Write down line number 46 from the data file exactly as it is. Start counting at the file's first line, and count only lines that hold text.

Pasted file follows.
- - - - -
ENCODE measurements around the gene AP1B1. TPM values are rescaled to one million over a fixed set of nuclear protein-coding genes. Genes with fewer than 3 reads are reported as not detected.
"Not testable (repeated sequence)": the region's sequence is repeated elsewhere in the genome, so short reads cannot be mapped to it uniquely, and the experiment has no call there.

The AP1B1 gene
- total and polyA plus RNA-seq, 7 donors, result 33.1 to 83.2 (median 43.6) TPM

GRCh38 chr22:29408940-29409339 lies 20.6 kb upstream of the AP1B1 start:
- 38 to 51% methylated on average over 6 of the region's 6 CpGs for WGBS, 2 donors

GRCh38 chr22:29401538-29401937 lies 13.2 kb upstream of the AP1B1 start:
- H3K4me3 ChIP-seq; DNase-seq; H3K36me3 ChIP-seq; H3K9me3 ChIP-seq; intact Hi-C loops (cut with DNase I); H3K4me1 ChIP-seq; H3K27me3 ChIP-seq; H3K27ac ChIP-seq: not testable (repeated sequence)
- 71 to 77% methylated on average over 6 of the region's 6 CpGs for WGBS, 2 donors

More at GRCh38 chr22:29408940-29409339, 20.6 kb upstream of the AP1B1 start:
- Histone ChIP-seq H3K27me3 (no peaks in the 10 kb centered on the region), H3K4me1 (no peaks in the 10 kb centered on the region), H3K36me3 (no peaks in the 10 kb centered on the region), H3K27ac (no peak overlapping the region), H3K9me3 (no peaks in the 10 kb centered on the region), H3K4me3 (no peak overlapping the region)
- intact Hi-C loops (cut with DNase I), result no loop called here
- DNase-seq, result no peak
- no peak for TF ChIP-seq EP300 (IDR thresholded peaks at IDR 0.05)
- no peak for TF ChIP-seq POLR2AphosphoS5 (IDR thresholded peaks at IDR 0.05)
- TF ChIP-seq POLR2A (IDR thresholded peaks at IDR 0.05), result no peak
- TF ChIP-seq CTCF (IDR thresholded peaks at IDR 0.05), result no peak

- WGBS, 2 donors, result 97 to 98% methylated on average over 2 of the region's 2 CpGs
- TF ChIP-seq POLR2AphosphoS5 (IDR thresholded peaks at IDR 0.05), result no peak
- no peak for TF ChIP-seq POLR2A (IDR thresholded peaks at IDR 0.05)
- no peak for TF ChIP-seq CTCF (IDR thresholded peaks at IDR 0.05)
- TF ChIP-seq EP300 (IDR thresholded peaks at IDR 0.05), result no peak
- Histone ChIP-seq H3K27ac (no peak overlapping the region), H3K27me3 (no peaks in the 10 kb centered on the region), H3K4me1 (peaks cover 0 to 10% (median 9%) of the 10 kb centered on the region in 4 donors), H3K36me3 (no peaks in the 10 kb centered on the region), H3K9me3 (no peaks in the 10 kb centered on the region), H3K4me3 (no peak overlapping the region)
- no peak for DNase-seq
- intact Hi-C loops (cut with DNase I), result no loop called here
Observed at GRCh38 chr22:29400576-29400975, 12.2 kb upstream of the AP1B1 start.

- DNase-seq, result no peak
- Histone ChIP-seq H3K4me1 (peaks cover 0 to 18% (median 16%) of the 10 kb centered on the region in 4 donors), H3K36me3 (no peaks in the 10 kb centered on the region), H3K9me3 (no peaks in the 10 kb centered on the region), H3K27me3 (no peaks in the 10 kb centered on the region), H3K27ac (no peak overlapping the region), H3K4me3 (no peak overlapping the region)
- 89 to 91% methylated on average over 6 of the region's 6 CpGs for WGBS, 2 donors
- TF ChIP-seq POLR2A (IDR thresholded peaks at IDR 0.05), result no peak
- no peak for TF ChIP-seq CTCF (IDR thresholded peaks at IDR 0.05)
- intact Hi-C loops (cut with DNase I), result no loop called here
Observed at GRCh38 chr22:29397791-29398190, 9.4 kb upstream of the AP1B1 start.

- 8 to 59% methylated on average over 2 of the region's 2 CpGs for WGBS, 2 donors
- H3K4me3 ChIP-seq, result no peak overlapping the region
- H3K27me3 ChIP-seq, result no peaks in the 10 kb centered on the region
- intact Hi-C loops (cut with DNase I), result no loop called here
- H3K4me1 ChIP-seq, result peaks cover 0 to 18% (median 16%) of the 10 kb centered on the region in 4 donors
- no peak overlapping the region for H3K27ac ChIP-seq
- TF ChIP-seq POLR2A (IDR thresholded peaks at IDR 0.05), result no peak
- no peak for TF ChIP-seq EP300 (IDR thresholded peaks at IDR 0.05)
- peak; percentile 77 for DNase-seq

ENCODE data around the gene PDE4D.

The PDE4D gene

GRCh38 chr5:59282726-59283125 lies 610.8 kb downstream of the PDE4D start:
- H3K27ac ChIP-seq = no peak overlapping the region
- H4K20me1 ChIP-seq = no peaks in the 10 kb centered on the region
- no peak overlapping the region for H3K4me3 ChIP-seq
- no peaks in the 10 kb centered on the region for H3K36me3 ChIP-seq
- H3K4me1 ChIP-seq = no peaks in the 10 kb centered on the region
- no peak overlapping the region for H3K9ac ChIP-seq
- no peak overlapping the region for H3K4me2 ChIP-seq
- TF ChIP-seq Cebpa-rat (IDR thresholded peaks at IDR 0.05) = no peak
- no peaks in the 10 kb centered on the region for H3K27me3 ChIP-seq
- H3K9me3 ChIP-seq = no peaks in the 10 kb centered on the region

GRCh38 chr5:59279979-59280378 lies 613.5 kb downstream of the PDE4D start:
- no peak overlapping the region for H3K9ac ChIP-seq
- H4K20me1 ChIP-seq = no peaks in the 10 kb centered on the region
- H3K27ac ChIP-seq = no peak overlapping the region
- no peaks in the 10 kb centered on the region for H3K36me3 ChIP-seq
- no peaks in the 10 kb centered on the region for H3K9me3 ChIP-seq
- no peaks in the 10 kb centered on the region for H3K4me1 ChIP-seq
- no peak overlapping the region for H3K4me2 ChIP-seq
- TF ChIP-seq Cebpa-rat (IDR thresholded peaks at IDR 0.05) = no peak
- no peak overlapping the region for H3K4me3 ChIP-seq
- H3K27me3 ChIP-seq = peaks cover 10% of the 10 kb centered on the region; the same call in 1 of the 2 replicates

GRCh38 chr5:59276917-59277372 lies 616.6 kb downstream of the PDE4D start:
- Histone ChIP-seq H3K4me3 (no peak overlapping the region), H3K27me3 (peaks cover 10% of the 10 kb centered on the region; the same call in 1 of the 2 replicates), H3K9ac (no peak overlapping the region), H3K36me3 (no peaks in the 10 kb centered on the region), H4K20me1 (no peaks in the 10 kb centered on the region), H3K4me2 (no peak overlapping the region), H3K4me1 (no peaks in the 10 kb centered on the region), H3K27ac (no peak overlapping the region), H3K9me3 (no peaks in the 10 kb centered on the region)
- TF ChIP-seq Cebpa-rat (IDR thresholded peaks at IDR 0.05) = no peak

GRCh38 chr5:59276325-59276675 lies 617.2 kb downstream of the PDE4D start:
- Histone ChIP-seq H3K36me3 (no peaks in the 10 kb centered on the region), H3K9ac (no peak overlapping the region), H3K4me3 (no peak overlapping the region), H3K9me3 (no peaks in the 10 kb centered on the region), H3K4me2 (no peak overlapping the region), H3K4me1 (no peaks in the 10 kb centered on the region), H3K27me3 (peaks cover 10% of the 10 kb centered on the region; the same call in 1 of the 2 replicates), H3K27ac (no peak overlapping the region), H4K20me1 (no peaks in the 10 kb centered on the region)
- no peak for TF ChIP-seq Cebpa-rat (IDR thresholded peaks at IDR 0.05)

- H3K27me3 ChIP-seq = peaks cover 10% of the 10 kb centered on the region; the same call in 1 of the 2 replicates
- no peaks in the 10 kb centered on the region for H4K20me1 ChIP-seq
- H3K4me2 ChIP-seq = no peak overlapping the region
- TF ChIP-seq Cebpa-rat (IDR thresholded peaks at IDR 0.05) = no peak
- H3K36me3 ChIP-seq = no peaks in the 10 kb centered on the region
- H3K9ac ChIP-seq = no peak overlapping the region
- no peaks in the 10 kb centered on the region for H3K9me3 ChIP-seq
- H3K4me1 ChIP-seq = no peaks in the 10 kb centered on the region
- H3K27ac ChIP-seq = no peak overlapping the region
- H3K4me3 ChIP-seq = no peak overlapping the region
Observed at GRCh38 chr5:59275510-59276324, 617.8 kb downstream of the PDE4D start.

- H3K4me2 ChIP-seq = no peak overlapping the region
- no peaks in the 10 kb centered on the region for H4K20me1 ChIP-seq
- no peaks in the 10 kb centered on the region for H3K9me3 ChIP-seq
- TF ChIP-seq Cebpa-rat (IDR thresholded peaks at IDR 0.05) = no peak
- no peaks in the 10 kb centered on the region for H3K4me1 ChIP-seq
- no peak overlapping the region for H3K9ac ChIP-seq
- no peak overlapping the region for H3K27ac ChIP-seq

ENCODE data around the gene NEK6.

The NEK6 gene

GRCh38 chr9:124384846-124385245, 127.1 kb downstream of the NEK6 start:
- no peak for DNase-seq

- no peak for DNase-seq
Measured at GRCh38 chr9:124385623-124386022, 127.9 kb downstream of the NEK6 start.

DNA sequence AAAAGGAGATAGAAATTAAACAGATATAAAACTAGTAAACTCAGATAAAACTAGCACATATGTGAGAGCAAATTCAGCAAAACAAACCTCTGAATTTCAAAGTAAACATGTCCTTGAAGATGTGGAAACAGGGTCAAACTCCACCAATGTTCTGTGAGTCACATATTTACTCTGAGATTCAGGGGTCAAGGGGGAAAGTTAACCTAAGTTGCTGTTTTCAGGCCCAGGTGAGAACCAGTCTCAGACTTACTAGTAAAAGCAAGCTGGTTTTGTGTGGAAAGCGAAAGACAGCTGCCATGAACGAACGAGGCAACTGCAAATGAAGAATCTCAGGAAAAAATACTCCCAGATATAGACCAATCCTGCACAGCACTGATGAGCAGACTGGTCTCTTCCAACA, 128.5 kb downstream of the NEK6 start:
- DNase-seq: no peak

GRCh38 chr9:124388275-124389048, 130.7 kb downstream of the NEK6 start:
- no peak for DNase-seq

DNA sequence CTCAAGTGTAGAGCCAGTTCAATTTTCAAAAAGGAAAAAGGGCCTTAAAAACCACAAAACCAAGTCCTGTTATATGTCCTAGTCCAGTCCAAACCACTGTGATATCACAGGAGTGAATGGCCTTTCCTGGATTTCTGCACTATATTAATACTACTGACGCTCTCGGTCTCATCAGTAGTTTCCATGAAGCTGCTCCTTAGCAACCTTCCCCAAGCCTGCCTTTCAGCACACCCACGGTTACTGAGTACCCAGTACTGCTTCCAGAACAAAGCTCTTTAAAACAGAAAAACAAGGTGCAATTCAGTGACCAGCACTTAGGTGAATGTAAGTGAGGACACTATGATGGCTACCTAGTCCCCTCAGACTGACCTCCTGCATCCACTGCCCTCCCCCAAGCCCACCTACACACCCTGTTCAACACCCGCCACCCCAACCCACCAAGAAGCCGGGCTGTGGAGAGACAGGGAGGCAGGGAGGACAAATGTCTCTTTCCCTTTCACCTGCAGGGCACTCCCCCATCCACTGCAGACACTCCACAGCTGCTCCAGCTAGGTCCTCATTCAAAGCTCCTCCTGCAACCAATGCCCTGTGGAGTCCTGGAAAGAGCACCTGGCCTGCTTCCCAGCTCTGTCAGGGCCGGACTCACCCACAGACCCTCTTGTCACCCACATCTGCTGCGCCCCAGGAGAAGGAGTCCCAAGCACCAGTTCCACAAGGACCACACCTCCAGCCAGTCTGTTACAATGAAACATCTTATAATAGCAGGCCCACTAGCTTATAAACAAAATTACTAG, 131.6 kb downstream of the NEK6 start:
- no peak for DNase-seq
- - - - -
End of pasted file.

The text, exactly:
- H3K27ac ChIP-seq = no peak overlapping the region